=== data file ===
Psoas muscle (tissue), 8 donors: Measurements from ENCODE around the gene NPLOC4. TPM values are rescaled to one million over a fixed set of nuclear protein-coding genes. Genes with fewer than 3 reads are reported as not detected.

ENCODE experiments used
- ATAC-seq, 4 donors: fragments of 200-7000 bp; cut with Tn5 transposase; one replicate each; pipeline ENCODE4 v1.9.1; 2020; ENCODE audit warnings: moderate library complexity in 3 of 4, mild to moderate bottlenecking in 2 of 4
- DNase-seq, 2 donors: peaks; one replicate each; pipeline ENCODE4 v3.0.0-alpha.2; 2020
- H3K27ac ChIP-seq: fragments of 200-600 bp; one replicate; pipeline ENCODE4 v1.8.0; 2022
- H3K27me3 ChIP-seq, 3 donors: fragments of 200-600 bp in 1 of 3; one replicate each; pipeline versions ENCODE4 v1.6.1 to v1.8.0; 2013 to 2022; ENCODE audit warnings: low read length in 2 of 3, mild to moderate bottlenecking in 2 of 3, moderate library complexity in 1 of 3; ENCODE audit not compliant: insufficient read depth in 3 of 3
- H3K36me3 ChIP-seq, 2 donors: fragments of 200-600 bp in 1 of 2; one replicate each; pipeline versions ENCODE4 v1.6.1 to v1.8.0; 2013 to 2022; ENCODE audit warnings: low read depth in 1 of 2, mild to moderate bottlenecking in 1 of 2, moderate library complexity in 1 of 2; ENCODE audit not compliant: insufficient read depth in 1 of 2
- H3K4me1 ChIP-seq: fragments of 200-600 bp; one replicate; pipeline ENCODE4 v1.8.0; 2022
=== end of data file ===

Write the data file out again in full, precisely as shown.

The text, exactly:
Psoas muscle (tissue), 8 donors: Measurements from ENCODE around the gene NPLOC4. TPM values are rescaled to one million over a fixed set of nuclear protein-coding genes. Genes with fewer than 3 reads are reported as not detected.

ENCODE experiments used
- ATAC-seq, 4 donors: fragments of 200-7000 bp; cut with Tn5 transposase; one replicate each; pipeline ENCODE4 v1.9.1; 2020; ENCODE audit warnings: moderate library complexity in 3 of 4, mild to moderate bottlenecking in 2 of 4
- DNase-seq, 2 donors: peaks; one replicate each; pipeline ENCODE4 v3.0.0-alpha.2; 2020
- H3K27ac ChIP-seq: fragments of 200-600 bp; one replicate; pipeline ENCODE4 v1.8.0; 2022
- H3K27me3 ChIP-seq, 3 donors: fragments of 200-600 bp in 1 of 3; one replicate each; pipeline versions ENCODE4 v1.6.1 to v1.8.0; 2013 to 2022; ENCODE audit warnings: low read length in 2 of 3, mild to moderate bottlenecking in 2 of 3, moderate library complexity in 1 of 3; ENCODE audit not compliant: insufficient read depth in 3 of 3
- H3K36me3 ChIP-seq, 2 donors: fragments of 200-600 bp in 1 of 2; one replicate each; pipeline versions ENCODE4 v1.6.1 to v1.8.0; 2013 to 2022; ENCODE audit warnings: low read depth in 1 of 2, mild to moderate bottlenecking in 1 of 2, moderate library complexity in 1 of 2; ENCODE audit not compliant: insufficient read depth in 1 of 2
- H3K4me1 ChIP-seq: fragments of 200-600 bp; one replicate; pipeline ENCODE4 v1.8.0; 2022